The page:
Then, one day, HGOco—the community collaboration and education arm of Houston Grand Opera—loved the proposal I wrote with my collaborator to create a “feminist rodeo opera” (more on that below!) for their award-winning Song of Houston initiative, which has been commissioning new works based on stories that define the unique character of Houston since 2007. Their open call for proposals opened a big door for me.
HGOco has awarded me a commission to compose a 60-80 minute one act opera, which will receive a full production in March 2021 with five soloists and an eight-piece chamber ensemble.
Dream. Come. True.
As if that weren’t wonderful enough, I get to write this opera with the brilliant Megan Cohen—one of the most-produced playwrights under 35 and an emerging opera librettist, recently commissioned by Washington National Opera’s American Opera Initiative. She also happens to be my sister.
(As far as I know, Megan and I might be the first ever professional composer-librettist team of sisters!)
HGOco commissions works that reflect the Houston experience. Our original story, which will be informed by interviews with contemporary Texans, offers a feminist perspective on rodeo culture: “Small-town barrel racing champion Shayla Taylor and her sponsor, powerful businesswoman Jamie Mendoza, aim for a big win at the Houston Livestock Show and Rodeo. When a bronc rider with a tragic past threatens Shayla’s career-defining race, the women discover each other’s strength in adversity with the help of a spirited rodeo queen.”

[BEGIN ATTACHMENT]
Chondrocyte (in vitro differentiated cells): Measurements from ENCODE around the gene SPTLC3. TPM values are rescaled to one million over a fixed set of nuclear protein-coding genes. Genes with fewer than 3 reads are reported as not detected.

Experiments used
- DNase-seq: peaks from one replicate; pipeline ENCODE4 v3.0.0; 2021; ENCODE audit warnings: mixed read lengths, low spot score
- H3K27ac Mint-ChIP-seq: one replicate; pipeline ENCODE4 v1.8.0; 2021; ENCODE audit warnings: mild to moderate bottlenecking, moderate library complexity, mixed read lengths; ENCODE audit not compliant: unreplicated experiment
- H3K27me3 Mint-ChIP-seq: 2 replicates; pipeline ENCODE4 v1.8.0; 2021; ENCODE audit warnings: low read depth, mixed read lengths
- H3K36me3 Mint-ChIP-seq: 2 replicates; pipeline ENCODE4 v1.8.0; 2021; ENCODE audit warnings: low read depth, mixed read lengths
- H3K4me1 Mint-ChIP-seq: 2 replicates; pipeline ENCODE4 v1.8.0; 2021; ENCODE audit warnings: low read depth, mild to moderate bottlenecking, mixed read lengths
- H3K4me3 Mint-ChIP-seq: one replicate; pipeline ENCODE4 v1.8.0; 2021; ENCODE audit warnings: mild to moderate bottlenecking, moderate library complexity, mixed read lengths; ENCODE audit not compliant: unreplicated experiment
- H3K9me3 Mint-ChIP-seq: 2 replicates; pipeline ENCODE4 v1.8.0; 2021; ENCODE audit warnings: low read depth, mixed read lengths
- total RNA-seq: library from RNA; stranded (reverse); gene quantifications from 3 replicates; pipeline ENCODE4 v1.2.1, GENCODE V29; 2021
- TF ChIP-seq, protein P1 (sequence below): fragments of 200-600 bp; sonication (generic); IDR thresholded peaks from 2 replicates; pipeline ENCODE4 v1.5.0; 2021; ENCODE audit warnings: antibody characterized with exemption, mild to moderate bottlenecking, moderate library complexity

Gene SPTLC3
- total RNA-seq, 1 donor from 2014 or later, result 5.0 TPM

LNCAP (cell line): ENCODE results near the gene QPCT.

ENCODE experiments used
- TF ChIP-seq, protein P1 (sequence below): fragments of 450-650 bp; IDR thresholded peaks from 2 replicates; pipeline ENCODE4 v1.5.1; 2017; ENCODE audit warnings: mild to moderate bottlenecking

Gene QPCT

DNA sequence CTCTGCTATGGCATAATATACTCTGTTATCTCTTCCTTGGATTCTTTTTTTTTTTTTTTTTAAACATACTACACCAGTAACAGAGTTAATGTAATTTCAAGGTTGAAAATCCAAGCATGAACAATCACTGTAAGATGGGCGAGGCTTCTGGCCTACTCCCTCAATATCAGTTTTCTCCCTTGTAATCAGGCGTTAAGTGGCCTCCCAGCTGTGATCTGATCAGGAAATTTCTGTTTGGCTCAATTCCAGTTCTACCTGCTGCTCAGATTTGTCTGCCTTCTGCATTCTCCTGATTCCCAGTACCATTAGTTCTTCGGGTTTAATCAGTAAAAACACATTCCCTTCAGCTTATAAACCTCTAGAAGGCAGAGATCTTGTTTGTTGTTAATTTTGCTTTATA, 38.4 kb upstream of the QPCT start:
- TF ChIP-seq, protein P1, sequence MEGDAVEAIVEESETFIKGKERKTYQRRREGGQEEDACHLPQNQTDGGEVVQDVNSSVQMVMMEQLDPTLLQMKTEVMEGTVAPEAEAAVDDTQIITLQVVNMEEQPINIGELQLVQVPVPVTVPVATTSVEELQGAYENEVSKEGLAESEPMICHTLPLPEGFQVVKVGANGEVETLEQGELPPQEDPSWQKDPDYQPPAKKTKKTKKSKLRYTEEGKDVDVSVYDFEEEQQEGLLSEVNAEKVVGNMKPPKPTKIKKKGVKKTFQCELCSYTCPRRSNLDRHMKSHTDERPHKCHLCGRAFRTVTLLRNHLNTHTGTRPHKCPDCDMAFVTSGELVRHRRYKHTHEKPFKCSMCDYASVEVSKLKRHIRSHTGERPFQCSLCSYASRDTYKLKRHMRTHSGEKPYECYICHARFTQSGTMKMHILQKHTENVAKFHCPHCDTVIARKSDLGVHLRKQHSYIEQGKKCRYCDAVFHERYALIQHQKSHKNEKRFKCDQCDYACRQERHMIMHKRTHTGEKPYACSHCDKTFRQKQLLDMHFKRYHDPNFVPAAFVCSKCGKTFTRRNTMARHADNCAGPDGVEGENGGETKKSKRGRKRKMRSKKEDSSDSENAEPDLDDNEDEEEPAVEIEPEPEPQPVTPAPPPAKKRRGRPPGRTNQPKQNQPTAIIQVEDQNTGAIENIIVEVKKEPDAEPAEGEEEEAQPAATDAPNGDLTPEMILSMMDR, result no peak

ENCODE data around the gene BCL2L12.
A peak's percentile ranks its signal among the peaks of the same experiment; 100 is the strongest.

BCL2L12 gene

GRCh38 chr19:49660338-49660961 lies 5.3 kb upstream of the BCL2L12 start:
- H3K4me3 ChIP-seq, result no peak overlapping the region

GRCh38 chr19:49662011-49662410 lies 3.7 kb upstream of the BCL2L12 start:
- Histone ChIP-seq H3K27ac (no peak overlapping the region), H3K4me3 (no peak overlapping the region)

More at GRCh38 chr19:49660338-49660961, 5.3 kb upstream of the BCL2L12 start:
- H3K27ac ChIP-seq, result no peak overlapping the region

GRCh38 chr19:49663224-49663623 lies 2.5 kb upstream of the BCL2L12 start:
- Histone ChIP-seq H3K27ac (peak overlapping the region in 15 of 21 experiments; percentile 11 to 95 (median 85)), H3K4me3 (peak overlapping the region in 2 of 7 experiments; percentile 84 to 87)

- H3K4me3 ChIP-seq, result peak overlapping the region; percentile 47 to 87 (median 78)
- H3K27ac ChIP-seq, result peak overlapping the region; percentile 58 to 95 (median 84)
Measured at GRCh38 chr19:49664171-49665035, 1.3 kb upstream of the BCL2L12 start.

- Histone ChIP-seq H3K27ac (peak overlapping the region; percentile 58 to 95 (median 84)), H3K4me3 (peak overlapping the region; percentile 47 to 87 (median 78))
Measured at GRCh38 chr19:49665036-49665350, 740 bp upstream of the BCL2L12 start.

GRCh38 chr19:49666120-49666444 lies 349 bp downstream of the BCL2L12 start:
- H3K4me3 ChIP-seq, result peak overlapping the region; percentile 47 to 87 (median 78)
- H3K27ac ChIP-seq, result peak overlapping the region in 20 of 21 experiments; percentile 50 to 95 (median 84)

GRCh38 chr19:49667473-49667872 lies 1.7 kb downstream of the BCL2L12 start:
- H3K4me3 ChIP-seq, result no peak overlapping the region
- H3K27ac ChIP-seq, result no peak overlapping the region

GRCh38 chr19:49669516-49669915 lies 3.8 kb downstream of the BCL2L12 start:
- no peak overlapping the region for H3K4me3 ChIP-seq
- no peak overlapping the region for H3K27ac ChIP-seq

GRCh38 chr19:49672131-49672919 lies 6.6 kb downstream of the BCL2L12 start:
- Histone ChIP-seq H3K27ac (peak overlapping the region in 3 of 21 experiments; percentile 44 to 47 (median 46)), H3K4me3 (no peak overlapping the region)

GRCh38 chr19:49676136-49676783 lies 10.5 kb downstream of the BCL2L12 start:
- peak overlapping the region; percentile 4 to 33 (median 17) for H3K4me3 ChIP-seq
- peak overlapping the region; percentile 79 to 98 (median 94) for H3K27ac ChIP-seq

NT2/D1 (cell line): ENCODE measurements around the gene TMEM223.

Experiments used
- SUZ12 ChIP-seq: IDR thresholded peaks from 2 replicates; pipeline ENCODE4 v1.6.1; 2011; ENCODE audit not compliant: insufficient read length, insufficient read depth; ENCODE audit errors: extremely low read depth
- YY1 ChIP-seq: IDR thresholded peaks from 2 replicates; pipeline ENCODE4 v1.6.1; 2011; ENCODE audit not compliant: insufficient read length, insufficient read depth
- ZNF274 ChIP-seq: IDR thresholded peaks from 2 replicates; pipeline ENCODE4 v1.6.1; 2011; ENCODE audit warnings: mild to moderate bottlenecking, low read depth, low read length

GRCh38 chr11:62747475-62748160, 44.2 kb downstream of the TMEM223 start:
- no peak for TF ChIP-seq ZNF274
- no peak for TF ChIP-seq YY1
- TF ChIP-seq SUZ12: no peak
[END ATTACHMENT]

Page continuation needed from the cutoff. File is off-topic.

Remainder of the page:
Over the next few years, Megan and I will be making frequent trips to Houston for dramaturgical research and workshops as we develop the libretto and score.
I am BEYOND thrilled and honored for the opportunity to create work for HGOco. I can’t wait to bring this opera to life and share it with an audience!
For more information about HGOco’s commissions, which also include an exciting project from composer Nkeiru Okoye and librettist Anita Gonzalez, check out the press release on BroadwayWorld.com.